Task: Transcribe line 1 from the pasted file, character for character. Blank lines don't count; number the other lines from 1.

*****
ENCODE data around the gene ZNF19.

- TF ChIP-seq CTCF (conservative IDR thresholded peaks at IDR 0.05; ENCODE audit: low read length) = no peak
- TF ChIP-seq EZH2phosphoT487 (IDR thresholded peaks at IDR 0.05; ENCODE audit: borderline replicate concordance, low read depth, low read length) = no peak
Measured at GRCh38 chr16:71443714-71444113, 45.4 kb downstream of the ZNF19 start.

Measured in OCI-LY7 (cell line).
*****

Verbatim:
ENCODE data around the gene ZNF19.